Growth July 21, 2011 Last updated July 21st, 2011 4,443 Reads share

Pricing for a ‘Daily-Rater’: Some Issues And Solutions

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Yet again I’ve been asked by a client to show some flexibility on my price (i.e. reduce it!) so I thought I’d relate my own approach to this whole area. I hope you find it interesting and I’m really looking forward to hearing your comments on how you’ve dealt with similar situations.

First a bit of background:

I’m a business researcher. Among other things, I carry out feasibility studies for start-up or developing businesses: sizing their markets, identifying important trends, doing competitive analysis and the like. Typically my projects are one-off and usually require between 3 and 10 days’ work.

Be prepared for the ‘second ask’

I’ve been asked to provide a good price on a project for a client (whom I know very well). I’ve kept my days pared back to an absolute minimum, and as a result they’ll be getting a helluva lot of research for their money. The proposal has gone in and they’ve come back with the second ask: looking for a reduction on my daily rate.

I now realise I should have kept my number of days more realistic at the start, so that giving a small reduction on the daily rate would be more feasible.  Next time I’ll try to be ready for this: if I’m asked for a good rate the first proposal should go in as completely standard with an offer to ‘do something’ if it’s over budget. We live and learn.


This is a very dangerous situation to be in, especially in these difficult economic times. Of course giving a freebie in many cases devalues our image and reduces the value that the client places on our service. But in some cases it can work. For example, I have one client who works in a cash strapped sector. But the fact that she’s one of my few repeat clients means that she’s very high on my list of valued customers (the vast majority of my projects are one-off, with little scope even for referrals due to the nature of my business).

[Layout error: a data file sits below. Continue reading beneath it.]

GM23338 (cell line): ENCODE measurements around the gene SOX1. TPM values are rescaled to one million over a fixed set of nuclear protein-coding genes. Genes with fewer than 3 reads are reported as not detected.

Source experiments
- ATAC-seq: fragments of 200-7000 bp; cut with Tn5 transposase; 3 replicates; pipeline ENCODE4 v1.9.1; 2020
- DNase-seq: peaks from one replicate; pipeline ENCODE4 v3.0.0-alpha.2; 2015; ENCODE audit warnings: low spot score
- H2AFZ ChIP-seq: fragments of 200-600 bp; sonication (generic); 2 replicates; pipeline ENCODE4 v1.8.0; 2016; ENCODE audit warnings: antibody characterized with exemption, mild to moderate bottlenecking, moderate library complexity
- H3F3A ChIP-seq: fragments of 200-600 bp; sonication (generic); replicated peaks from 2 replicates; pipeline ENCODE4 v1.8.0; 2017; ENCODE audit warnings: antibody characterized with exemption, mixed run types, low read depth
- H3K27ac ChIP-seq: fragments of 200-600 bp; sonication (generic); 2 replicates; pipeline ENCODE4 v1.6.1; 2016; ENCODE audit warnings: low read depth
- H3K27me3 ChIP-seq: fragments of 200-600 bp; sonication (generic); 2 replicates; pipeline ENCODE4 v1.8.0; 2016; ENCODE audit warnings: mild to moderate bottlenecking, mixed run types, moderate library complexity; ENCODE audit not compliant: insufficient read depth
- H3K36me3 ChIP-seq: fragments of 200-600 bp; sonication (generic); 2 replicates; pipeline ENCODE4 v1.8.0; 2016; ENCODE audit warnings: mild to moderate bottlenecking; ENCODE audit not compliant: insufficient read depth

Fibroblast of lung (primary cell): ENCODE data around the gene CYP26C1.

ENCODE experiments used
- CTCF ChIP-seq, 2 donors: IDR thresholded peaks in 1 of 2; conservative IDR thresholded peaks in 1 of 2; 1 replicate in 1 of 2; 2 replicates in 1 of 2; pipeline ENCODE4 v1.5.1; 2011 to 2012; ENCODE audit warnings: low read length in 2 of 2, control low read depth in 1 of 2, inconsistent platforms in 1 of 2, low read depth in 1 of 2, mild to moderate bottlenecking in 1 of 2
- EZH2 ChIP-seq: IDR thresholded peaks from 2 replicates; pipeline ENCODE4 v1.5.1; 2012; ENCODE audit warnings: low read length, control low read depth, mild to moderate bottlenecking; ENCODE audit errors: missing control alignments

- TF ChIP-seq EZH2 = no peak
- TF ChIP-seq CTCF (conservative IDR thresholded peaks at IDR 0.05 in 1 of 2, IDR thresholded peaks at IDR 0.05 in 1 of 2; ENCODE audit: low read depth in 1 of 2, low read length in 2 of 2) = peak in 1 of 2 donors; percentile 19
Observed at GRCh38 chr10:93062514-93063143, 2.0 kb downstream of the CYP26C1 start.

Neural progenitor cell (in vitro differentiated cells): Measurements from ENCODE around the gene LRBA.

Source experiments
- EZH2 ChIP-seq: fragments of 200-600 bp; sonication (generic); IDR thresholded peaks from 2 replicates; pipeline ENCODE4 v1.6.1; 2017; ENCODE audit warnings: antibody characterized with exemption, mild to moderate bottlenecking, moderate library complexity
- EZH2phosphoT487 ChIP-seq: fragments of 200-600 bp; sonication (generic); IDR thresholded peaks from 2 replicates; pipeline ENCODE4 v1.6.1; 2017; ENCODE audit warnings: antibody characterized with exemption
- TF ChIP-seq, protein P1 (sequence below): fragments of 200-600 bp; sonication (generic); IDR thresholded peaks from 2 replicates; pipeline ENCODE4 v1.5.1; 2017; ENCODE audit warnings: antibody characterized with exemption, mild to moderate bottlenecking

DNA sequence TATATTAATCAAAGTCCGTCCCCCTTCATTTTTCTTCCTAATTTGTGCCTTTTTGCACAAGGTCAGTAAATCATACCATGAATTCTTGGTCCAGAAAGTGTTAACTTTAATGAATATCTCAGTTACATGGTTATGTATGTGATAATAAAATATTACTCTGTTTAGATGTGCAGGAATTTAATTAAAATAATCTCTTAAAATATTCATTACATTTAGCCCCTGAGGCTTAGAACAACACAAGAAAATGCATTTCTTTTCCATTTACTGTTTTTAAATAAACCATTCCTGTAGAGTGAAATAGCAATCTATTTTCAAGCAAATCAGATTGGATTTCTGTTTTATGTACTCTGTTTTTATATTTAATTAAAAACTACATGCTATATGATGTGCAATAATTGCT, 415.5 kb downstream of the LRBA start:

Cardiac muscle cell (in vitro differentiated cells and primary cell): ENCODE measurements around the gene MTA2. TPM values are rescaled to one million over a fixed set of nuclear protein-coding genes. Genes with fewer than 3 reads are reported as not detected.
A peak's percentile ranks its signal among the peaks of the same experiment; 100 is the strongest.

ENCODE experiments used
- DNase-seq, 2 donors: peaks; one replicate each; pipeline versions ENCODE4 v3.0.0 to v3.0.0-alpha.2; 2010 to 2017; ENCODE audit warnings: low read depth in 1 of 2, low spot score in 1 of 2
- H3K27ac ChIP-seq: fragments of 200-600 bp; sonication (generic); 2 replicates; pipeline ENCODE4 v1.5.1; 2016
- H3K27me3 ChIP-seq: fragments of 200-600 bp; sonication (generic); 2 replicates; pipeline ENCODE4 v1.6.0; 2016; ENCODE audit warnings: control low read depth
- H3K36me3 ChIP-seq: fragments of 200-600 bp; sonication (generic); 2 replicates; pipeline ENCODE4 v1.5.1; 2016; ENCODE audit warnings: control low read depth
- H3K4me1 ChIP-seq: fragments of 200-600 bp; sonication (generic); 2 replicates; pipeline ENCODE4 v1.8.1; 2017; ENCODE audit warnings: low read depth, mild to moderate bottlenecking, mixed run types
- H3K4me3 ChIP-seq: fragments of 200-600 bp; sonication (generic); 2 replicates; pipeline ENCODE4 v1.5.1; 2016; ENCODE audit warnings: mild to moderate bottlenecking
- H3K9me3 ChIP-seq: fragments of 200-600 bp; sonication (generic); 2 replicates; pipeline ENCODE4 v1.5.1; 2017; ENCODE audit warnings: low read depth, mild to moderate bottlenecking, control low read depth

On two occasions this client has approached me with a small project, saying: “I have zero budget for this but I really need your help”, and I’ve stepped up to the mark. However, I trust this person to treat me properly, and this trust has been well placed to date, as the client has returned again and again with fully budgeted projects. So a well-placed freebie can be a good thing.

Be generous with time

It’s a rare project that doesn’t have some level of follow up discussion or refinement. This often ends up with additional work, but not very much of it. I try to factor a little of this time into my pricing as a cost of sale. Just as working on a very comprehensive proposal can take hours, before the project, so too can fine tuning the research a little after it’s been delivered. I think when you’re talking about 5-7 day’s research; the least a small business can expect is a little bit of added time, where it’s justified. I’m happy to provide this, in the interests of delivering a top class result for them and in the interests of a good client testimonial. Having said this, any change in the brief/proposal must incur an extra cost, and I’m sure to include this warning in my proposal terms, every time. A few hours extra is ok, but changing the goal posts is not acceptable.

Proposals can always be reduced

If a client balks at a price it’s worth taking a step back. All of my proposals are written with the best possible result for the client in mind. But in a case where they simply can’t afford the associated price, then taking a piece out here and there can often do little to harm the end result.

First proposal is an ideal scenario project: second proposal can be best case scenario given the budget. A research project is composed of many elements, and shrinking these will almost always still result in a really valuable output. I’ve just recently started to use this approach. Instead of being an all or nothing proposal, it’s a first step in a process to getting the result for the client that they can afford, and that will still make the project very worthwhile for them. It’s logical, and it’s simple: but getting this across to the client can sometimes be difficult.

I’ve been in business for over ten years, and these changing times do bring new challenges.  What pricing issues have you been faced with and how have you overcome them? Have you any suggestions for how to improve my approach?


Roisin Bell

Roisin Bell

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